They were humanoid in shape and about 1 foot (30 centimeters) in height. They were shaggy-looking and filth-crusted creatures, only dressed in old scraps of fabric, hide, or dirty rags if not simply naked. They had coarse patchy hair and small beady eyes, as well as an assortment of warts and pimples on their grayish and wrinkled baggy skin. However, their ragged gray skin helped jermlaine to blend in with their subterranean habitats. Furthermore, their choice of attire or lack thereof was rooted in a desire to not hamper their camouflage potential.
Jermlaine had small eyes that were adapted for life underground and thus were uncomfortable in bright light.
Being rather weak creatures, jermlaine were rarely known for engaging foes head-on. They typically relied upon a variety of traps - including pit traps, trip wires, and nets - to immobilize enemies before pouncing on them. If they laired with osquip, jermlaine would likely be lying in wait within strategically placed, little foxholes constructed from the hardened feces of the creature. If their immobilized foe was heavily armored, jermlaine would then resort to pouring acid or flaming oil upon them.
The exact origins of the jermlaine were unknown, though scholars speculated that they were either distant relatives of gnomes or simply gnomes that were struck with a curse that shrunk only their bones and not their skin. Other scholars speculated that mites and synads were simply different stages of a gnome degenerating into a jermlaine.
However, they were among some of the oldest underground cultures and were responsible for carving many of the small, narrow tunnels that would later be expanded upon by other underground races.
Jermlaine are heavily associated with rats, to the point that they were sometimes referred to as "rat-brothers" or "rodent-riders." Rodents could typically be found alongside jermlaine acting as mounts, beasts of burden, or guardians of their lairs. Furthermore, many jermlaine clans were known to name themselves after whichever type of rodent they shared their lairs with.
Jermlaine who were courageous enough to become wanderers on the surface were known as "Rovers." They filled a role in jermlaine society similar to bards, albeit without the musical - spreading news and gossip between communities, as well as trade goods. Rovers were typically seen riding upon rats.
Jermlaine typically made their homes underground in narrow tunnel networks.
Jermlaine language consisted of high-pitched squeaks and twitters that were reminiscent of rats or bats. Jermlaine were even known to be capable of conversing with all forms of rat creatures. Some were even said to be capable of understanding common, dwarvish, gnomish, ghukliak, and orcish - but were incapable of speaking the languages themselves.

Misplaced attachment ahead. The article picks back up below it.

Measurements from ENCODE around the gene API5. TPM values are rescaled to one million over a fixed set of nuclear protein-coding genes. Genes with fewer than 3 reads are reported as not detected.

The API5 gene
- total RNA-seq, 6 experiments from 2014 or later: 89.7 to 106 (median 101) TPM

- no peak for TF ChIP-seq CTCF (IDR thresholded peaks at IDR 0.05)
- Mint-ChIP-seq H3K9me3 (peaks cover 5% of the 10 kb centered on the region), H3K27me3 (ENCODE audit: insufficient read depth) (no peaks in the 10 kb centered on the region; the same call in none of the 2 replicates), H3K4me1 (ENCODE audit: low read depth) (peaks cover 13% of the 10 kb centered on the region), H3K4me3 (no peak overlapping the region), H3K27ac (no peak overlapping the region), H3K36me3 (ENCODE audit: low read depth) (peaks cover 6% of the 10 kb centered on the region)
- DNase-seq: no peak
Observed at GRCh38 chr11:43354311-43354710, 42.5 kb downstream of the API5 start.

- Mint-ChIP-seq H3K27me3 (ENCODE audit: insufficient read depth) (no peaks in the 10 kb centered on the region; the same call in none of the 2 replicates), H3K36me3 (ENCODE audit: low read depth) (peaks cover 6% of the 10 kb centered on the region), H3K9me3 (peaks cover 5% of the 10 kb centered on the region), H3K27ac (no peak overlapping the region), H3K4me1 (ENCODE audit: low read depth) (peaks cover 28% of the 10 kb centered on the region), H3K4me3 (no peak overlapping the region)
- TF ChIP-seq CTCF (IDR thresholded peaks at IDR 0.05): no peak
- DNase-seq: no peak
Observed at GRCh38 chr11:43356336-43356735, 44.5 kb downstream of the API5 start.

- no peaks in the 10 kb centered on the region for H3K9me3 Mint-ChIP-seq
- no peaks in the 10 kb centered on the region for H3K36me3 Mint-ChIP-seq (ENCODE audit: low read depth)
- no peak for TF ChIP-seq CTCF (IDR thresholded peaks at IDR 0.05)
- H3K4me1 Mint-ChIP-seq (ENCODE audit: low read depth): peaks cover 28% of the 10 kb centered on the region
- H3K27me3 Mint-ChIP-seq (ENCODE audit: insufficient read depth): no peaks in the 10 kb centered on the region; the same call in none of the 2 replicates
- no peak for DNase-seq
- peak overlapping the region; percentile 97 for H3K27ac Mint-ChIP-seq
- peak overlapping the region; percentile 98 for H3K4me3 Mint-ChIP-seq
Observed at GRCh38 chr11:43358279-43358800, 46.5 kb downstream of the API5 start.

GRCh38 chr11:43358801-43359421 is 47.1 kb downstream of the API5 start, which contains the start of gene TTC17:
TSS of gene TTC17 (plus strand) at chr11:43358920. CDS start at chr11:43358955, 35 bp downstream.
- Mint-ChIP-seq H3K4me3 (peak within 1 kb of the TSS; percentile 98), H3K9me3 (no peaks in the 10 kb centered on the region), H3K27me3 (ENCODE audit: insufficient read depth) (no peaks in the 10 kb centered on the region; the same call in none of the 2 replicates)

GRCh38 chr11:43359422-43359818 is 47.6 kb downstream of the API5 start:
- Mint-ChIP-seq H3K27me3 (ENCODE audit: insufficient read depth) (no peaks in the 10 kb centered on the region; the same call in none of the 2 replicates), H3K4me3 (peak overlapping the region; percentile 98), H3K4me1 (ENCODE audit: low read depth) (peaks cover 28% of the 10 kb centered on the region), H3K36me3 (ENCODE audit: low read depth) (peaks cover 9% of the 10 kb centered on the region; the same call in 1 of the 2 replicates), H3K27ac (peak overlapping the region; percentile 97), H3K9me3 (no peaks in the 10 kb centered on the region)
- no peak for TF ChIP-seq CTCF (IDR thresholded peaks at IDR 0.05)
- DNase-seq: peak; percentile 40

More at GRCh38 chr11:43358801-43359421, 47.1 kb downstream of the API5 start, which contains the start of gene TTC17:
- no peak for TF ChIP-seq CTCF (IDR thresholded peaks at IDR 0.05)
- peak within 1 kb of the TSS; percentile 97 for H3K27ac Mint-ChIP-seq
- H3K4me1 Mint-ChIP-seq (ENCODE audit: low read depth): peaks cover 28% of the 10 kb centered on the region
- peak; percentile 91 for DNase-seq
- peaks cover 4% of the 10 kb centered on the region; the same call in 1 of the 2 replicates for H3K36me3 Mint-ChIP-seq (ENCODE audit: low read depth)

Jermlaine generally detested all races that were bigger them and delighted in humiliating such creatures whenever possible. For example, they typically would shave the head of creatures they immobilized, then utilize their hair in crafting either ropes or nets. Other tricks they were known to play on captive creatures included rubbing poison oak or ivy and destroying items precious to them.
Outside of tormenting captive creatures the jermlaine were generally known for engaging in acts of vandalism, theft, and other mischievous behavior.
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- ↑ 1.0 1.1 1.2 Mike Mearls, Bart Carroll, Bill Benham (December 2019). Mordenkainen's Fiendish Folio, Volume 1: Monsters Malevolent and Benign. (Wizards of the Coast), p. 11.
- ↑ 2.0 2.1 2.2 2.3 2.4 2.5 2.6 Ed Bonny, Jeff Grubb, Rich Redman, Skip Williams, and Steve Winter (September 2002). Monster Manual II 3rd edition. (TSR, Inc), p. 131. ISBN 07-8692-873-5.
- ↑ David "Zeb" Cook, et al. (1989). Monstrous Compendium Volume Two. (TSR, Inc). ISBN 0-8803-8753-X.
- ↑ Doug Stewart (June 1993). Monstrous Manual. (TSR, Inc), pp. 176–177. ISBN 1-5607-6619-0.
- ↑ Don Turnbull (1981). Fiend Folio. (TSR Hobbies), p. 53. ISBN 0-9356-9621-0.
- ↑ 6.0 6.1 6.2 6.3 6.4 6.5 6.6 6.7 6.8 Template:Cite dragon/262/The Ecology of the Jermlaine
- ↑ Douglas Niles (1986). Dungeoneer's Survival Guide. (TSR, Inc.), p. 68. ISBN 0-88038-272-4.
- ↑ Douglas Niles (1986). Dungeoneer's Survival Guide. (TSR, Inc.), p. 70. ISBN 0-88038-272-4.
- ↑ Ari Marmell, Anthony Pryor, Robert J. Schwalb, Greg A. Vaughan (May 2007). Drow of the Underdark. (Wizards of the Coast), p. 16. ISBN 978-0-7869-4151-3.